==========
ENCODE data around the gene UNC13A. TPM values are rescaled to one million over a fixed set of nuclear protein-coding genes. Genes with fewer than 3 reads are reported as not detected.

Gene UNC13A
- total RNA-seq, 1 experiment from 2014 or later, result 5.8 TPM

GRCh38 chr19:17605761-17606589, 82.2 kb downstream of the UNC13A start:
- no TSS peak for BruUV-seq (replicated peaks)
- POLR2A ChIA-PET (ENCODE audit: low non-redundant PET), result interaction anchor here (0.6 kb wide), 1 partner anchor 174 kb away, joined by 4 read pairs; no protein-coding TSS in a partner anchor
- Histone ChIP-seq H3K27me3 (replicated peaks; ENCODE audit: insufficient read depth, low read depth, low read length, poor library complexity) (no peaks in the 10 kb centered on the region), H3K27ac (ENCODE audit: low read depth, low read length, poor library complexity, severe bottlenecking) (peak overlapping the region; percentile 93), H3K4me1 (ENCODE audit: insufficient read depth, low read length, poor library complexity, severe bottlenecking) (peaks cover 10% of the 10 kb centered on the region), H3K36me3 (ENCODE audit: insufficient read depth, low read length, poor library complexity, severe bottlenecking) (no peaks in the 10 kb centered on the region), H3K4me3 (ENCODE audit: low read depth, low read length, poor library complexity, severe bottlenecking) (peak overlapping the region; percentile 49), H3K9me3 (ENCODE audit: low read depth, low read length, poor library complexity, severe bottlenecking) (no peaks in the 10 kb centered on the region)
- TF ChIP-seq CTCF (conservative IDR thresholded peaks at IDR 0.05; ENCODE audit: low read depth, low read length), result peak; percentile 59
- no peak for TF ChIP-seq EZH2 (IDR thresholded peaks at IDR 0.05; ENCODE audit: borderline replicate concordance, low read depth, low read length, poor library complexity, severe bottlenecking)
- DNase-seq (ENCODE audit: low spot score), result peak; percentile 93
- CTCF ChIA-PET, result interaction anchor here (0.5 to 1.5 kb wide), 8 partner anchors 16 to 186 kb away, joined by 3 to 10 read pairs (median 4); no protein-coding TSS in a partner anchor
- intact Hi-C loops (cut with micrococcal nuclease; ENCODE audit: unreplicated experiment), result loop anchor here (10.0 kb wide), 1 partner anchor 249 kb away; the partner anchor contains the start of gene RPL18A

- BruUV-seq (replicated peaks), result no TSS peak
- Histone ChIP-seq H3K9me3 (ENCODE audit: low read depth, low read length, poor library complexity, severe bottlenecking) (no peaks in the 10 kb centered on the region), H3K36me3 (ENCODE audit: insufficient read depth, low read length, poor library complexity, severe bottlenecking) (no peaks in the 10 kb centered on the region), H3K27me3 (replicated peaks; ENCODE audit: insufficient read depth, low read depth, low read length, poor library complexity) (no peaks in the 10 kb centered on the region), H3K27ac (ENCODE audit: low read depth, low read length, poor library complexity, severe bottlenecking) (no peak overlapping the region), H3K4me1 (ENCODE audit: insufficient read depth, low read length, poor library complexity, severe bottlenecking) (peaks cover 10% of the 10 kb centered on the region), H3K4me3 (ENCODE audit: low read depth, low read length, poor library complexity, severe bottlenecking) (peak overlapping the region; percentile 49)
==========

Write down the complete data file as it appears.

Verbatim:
ENCODE data around the gene UNC13A. TPM values are rescaled to one million over a fixed set of nuclear protein-coding genes. Genes with fewer than 3 reads are reported as not detected.

Gene UNC13A
- total RNA-seq, 1 experiment from 2014 or later, result 5.8 TPM

GRCh38 chr19:17605761-17606589, 82.2 kb downstream of the UNC13A start:
- no TSS peak for BruUV-seq (replicated peaks)
- POLR2A ChIA-PET (ENCODE audit: low non-redundant PET), result interaction anchor here (0.6 kb wide), 1 partner anchor 174 kb away, joined by 4 read pairs; no protein-coding TSS in a partner anchor
- Histone ChIP-seq H3K27me3 (replicated peaks; ENCODE audit: insufficient read depth, low read depth, low read length, poor library complexity) (no peaks in the 10 kb centered on the region), H3K27ac (ENCODE audit: low read depth, low read length, poor library complexity, severe bottlenecking) (peak overlapping the region; percentile 93), H3K4me1 (ENCODE audit: insufficient read depth, low read length, poor library complexity, severe bottlenecking) (peaks cover 10% of the 10 kb centered on the region), H3K36me3 (ENCODE audit: insufficient read depth, low read length, poor library complexity, severe bottlenecking) (no peaks in the 10 kb centered on the region), H3K4me3 (ENCODE audit: low read depth, low read length, poor library complexity, severe bottlenecking) (peak overlapping the region; percentile 49), H3K9me3 (ENCODE audit: low read depth, low read length, poor library complexity, severe bottlenecking) (no peaks in the 10 kb centered on the region)
- TF ChIP-seq CTCF (conservative IDR thresholded peaks at IDR 0.05; ENCODE audit: low read depth, low read length), result peak; percentile 59
- no peak for TF ChIP-seq EZH2 (IDR thresholded peaks at IDR 0.05; ENCODE audit: borderline replicate concordance, low read depth, low read length, poor library complexity, severe bottlenecking)
- DNase-seq (ENCODE audit: low spot score), result peak; percentile 93
- CTCF ChIA-PET, result interaction anchor here (0.5 to 1.5 kb wide), 8 partner anchors 16 to 186 kb away, joined by 3 to 10 read pairs (median 4); no protein-coding TSS in a partner anchor
- intact Hi-C loops (cut with micrococcal nuclease; ENCODE audit: unreplicated experiment), result loop anchor here (10.0 kb wide), 1 partner anchor 249 kb away; the partner anchor contains the start of gene RPL18A

- BruUV-seq (replicated peaks), result no TSS peak
- Histone ChIP-seq H3K9me3 (ENCODE audit: low read depth, low read length, poor library complexity, severe bottlenecking) (no peaks in the 10 kb centered on the region), H3K36me3 (ENCODE audit: insufficient read depth, low read length, poor library complexity, severe bottlenecking) (no peaks in the 10 kb centered on the region), H3K27me3 (replicated peaks; ENCODE audit: insufficient read depth, low read depth, low read length, poor library complexity) (no peaks in the 10 kb centered on the region), H3K27ac (ENCODE audit: low read depth, low read length, poor library complexity, severe bottlenecking) (no peak overlapping the region), H3K4me1 (ENCODE audit: insufficient read depth, low read length, poor library complexity, severe bottlenecking) (peaks cover 10% of the 10 kb centered on the region), H3K4me3 (ENCODE audit: low read depth, low read length, poor library complexity, severe bottlenecking) (peak overlapping the region; percentile 49)